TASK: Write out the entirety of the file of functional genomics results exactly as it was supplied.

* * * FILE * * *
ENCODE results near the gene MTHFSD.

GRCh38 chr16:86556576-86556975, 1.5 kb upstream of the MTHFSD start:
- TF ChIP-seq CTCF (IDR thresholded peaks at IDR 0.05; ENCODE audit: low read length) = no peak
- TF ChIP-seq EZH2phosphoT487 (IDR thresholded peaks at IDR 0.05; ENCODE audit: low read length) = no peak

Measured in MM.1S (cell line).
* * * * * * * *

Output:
ENCODE results near the gene MTHFSD.

GRCh38 chr16:86556576-86556975, 1.5 kb upstream of the MTHFSD start:
- TF ChIP-seq CTCF (IDR thresholded peaks at IDR 0.05; ENCODE audit: low read length) = no peak
- TF ChIP-seq EZH2phosphoT487 (IDR thresholded peaks at IDR 0.05; ENCODE audit: low read length) = no peak

Measured in MM.1S (cell line).